Breed bans could be on way out
Several cities look at alternatives to control vicious dogs
By Kate Larsen, Camera Staff Writer
April 10, 2006
The trend to ban pit bulls may be losing some of its bite.
Although prevalent in Colorado and around the country, bans against the dogs haven't been as easy to come by in recent months. Several communities, including Longmont, Lafayette, Jefferson County and Parker, are leaning instead toward broad-based approaches to animal control.
"It seemed like there was a first wave that rushed in the direction to ban, and now there seems to be a wave of moderation," said Michael Helmstetter, development director of the Longmont Humane Society.
Louisville is the only Boulder County city that bans pit bulls. Denver, Castle Rock and Fort Lupton also ban the breed. In Aurora and Commerce City, leaders voted recently to ban new pit bulls instead of outlawing all of the pets.
Those against breed bans say elected officials are doing more homework on the topic and taking a broader view of the issue. But those who want pit bulls outlawed are concerned the tide may be turning in a dangerous direction.
"Unfortunately I think it's going to require more accidents and more injuries," said Sue Klempan, of Lafayette.
Klempan, a former Lafayette mayor, raised the breed ban issue to city leaders in December after her 14-year-old cat was killed by a neighbor's loose pit bull on Klempan's front porch. Legislation may not be the answer, Klempan said, but something needs to be done.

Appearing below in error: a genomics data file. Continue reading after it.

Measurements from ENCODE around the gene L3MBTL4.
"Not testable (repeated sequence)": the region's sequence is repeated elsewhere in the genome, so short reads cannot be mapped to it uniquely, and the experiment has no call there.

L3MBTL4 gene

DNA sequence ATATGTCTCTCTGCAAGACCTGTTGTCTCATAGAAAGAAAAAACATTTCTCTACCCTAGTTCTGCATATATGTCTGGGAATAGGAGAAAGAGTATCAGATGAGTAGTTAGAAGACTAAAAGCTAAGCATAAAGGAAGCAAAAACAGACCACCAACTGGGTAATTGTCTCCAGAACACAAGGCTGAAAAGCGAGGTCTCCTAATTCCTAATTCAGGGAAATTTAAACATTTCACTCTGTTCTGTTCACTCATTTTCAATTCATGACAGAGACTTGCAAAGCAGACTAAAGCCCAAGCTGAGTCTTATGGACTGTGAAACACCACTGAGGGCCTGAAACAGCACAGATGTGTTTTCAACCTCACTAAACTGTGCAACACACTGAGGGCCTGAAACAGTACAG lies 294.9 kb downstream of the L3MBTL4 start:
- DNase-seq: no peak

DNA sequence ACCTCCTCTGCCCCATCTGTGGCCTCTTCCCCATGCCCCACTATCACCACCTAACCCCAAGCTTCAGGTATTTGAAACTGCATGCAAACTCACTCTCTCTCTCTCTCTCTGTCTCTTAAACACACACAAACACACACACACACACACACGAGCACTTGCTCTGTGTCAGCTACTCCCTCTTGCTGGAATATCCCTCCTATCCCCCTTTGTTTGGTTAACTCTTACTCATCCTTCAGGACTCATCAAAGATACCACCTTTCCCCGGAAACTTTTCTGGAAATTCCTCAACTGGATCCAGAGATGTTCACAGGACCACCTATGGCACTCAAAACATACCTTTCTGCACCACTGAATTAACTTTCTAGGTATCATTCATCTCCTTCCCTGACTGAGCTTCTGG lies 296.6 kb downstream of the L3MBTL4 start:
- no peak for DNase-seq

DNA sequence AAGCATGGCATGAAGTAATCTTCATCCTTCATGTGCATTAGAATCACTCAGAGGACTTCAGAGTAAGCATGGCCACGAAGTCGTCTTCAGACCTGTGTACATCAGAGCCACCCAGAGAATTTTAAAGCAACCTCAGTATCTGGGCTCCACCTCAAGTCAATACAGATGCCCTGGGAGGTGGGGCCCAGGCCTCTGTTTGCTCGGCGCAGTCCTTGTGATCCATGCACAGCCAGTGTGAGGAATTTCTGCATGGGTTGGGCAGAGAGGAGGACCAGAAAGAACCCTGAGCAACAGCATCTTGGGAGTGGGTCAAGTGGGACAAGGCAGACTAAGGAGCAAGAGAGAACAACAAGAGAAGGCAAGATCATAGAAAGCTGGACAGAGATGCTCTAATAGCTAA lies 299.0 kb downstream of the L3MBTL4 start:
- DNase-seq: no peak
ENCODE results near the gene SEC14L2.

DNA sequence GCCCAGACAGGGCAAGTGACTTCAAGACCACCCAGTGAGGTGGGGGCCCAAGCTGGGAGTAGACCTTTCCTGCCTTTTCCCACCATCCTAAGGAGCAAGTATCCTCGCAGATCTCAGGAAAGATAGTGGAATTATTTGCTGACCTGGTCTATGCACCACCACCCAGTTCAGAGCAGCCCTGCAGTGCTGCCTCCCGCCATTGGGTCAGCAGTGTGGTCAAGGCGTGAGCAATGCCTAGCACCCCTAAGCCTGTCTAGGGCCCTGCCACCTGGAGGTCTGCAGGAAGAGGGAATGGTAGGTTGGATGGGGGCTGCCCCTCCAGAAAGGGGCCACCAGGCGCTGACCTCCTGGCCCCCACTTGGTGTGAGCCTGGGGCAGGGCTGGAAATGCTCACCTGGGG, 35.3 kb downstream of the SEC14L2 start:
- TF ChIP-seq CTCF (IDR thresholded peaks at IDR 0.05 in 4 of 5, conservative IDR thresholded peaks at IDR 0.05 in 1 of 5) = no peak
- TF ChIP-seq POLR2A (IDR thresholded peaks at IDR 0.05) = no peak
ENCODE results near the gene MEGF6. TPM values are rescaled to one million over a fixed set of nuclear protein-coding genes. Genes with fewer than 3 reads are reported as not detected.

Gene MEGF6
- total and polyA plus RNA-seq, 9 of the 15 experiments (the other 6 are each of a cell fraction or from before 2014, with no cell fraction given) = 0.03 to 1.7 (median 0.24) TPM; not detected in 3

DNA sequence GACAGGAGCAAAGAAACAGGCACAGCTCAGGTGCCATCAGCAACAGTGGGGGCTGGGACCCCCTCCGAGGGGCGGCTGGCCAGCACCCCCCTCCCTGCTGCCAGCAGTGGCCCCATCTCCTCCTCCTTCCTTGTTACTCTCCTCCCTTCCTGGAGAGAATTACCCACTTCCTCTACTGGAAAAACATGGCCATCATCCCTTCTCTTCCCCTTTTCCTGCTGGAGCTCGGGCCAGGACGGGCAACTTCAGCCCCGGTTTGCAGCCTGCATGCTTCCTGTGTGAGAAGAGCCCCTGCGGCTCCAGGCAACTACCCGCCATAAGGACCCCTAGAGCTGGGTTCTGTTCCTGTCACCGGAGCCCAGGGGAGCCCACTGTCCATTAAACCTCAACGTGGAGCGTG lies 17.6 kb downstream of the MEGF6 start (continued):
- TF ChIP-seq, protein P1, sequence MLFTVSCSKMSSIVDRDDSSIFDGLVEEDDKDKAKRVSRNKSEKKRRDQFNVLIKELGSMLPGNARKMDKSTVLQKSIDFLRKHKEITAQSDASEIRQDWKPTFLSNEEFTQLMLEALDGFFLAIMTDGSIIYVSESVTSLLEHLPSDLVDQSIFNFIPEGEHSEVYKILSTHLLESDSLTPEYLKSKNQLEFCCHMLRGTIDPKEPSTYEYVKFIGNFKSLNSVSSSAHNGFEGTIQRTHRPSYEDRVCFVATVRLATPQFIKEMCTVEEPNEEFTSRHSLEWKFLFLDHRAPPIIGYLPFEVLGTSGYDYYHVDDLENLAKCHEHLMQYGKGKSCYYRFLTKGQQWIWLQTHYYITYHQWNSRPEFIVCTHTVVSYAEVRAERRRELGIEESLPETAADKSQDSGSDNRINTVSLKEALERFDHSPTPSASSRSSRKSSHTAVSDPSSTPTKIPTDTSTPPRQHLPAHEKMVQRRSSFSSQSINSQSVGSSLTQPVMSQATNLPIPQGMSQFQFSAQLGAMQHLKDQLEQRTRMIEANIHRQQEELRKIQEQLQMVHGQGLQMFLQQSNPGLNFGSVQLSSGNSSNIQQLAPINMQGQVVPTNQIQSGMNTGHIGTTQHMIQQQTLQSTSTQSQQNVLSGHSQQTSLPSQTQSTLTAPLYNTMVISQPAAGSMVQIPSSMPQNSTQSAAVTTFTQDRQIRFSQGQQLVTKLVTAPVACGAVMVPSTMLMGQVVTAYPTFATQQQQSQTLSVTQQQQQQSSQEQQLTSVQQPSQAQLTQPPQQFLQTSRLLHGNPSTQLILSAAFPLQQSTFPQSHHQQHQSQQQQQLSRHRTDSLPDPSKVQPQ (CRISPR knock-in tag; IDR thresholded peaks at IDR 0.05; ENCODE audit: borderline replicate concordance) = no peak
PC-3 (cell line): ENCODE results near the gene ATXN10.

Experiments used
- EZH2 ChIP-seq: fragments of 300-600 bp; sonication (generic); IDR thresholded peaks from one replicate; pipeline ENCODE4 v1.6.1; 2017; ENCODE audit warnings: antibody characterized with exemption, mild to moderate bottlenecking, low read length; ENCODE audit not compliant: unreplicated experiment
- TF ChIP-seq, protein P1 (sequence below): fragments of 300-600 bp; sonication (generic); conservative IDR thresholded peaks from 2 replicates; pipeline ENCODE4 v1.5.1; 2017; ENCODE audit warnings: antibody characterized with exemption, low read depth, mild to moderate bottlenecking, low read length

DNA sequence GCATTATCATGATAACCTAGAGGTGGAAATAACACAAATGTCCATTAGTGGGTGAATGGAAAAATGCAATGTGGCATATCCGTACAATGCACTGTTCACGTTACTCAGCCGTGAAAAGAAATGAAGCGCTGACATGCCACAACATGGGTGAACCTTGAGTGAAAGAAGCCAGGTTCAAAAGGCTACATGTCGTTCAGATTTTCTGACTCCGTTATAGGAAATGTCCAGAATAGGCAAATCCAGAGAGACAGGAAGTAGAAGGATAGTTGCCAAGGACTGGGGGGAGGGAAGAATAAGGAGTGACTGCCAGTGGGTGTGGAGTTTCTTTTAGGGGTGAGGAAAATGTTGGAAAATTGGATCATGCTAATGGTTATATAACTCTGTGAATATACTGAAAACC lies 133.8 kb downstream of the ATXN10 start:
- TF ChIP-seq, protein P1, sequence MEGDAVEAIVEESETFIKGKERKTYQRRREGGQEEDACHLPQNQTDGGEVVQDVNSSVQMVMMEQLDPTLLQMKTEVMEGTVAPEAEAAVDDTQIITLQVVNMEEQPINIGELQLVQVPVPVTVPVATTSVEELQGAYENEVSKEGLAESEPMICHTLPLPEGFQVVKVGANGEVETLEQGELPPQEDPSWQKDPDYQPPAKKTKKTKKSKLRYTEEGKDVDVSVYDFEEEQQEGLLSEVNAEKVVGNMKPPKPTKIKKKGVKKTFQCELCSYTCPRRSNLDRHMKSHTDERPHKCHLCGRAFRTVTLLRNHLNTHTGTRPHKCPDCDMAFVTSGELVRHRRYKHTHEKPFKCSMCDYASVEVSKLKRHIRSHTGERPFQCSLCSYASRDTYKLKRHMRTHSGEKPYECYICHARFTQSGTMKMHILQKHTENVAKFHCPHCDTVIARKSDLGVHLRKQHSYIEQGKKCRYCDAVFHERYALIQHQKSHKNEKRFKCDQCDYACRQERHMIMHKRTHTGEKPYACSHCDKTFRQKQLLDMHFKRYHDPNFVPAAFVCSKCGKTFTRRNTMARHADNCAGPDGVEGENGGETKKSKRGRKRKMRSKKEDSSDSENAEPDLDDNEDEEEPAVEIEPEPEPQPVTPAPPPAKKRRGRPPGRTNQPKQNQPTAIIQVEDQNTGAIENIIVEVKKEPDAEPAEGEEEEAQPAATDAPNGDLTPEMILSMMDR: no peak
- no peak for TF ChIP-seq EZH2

"We're just not reaching the people whose dogs are attacking," she said.
The Longmont City Council decided against pursuing a pit bull ban last week, despite earlier support from some residents and elected officials. Instead, the city will take a closer look at its vicious animal laws and outreach efforts.
"We're talking about working with the humane society and vets and the city to come up with a larger education campaign," Longmont Mayor Julia Pirnack said.
There's also talk of partnering with local veterinarians to encourage more residents to license their dogs, as well as establishing a hot line to report dangerous animals. Pirnack said adding more laws doesn't ensure public safety if current laws aren't being enforced.
Jan McHugh-Smith, CEO of the Humane Society of Boulder Valley, said Longmont's approach is exciting.
"They took the time to look at the issue at a global level rather than reacting to one incident," McHugh-Smith said.
Longmont council member Doug Brown said he initially had some major concerns about pit bulls. But after studying the issue, the former mail carrier decided against banning the dogs.
"Because in the long run it will be another breed that takes its place," Brown said.
Karen Delise, a researcher with the National Canine Research Foundation, said pit bulls simply are the popular dog right now among "substandard" owners who want to portray a violent image. The Doberman pinscher had its day in the 1980s, the bloodhound in the 1800s and the bull mastiff in Roman times, she said.
"There is no study, whatsoever, that says a pit bull has more biting force per square inch than any other breed," Delise said.
But a Denver district court found in 1990 that pit bulls inflict more serious wounds than other breeds.
The issue will come up again soon in Lafayette, as city leaders consider whether to change any of its animal laws.
"We haven't really decided yet," Mayor Chris Berry said. "But the focus is definitely away from (a ban)."
Contact Camera Staff Writer Kate Larsen at (303) 473-1361 or firstname.lastname@example.org..